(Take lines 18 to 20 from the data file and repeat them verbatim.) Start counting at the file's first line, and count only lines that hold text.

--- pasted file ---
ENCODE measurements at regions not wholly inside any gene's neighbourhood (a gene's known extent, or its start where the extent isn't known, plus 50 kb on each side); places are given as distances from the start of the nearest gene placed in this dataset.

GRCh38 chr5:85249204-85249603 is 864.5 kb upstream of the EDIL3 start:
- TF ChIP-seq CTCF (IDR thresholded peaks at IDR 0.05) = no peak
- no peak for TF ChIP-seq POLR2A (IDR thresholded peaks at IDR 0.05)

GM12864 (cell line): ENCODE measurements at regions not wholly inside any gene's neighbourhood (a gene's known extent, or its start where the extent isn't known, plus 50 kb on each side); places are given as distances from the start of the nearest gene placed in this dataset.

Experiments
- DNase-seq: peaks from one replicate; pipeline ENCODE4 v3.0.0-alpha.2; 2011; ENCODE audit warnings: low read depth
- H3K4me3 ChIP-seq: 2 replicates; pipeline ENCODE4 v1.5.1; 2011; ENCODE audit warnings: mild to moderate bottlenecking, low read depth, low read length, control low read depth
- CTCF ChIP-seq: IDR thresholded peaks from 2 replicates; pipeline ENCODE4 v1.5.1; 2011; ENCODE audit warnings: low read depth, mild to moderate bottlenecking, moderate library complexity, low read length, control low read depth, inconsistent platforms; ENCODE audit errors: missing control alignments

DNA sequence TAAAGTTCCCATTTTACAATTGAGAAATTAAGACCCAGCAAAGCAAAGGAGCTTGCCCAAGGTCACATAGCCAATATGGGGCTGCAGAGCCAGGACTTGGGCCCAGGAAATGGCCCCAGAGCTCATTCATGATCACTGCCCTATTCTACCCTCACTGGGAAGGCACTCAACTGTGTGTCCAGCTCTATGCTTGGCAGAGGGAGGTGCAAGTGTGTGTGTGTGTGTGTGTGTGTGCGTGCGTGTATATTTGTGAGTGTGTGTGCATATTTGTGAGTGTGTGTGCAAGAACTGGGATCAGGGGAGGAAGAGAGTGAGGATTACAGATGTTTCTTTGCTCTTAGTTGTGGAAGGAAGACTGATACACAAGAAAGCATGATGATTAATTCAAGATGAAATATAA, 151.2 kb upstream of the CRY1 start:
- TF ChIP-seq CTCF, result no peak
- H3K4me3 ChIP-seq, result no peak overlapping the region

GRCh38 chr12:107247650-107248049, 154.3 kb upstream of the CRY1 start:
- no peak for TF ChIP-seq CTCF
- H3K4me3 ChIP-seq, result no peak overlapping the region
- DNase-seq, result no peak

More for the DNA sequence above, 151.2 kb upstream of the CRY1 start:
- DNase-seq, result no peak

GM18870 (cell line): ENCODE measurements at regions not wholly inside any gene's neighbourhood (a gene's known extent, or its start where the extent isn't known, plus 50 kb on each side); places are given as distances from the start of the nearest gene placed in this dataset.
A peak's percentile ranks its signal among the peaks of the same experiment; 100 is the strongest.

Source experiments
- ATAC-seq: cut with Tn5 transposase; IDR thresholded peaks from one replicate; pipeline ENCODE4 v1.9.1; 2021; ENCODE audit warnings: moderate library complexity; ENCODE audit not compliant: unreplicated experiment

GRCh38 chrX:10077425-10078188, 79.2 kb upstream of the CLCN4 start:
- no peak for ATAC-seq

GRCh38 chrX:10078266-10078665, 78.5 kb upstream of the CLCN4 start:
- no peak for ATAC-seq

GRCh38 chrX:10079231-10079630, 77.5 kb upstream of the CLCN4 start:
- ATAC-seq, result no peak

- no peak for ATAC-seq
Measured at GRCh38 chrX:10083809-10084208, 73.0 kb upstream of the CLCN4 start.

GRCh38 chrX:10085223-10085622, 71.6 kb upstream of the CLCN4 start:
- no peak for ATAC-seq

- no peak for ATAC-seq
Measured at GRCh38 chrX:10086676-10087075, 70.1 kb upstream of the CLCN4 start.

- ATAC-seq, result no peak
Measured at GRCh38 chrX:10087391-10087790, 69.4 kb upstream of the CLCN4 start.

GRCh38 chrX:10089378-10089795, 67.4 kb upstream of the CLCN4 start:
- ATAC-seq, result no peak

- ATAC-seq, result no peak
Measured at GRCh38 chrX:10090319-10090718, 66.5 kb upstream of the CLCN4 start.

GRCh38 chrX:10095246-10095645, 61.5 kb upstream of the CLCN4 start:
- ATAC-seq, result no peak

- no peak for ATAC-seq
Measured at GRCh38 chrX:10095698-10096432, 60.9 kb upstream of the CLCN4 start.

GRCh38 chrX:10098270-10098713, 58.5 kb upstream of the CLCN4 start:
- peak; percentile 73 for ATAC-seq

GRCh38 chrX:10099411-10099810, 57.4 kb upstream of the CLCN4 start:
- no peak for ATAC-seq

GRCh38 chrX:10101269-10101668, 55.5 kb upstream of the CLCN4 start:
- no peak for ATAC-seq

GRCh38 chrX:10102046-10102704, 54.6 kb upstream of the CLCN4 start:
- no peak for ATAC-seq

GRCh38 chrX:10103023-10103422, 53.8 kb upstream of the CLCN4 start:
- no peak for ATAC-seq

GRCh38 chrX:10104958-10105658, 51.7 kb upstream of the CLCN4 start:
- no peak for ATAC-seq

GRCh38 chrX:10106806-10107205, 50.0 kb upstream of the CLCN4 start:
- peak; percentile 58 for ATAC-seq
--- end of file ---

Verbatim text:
- DNase-seq, result no peak

GM18870 (cell line): ENCODE measurements at regions not wholly inside any gene's neighbourhood (a gene's known extent, or its start where the extent isn't known, plus 50 kb on each side); places are given as distances from the start of the nearest gene placed in this dataset.
A peak's percentile ranks its signal among the peaks of the same experiment; 100 is the strongest.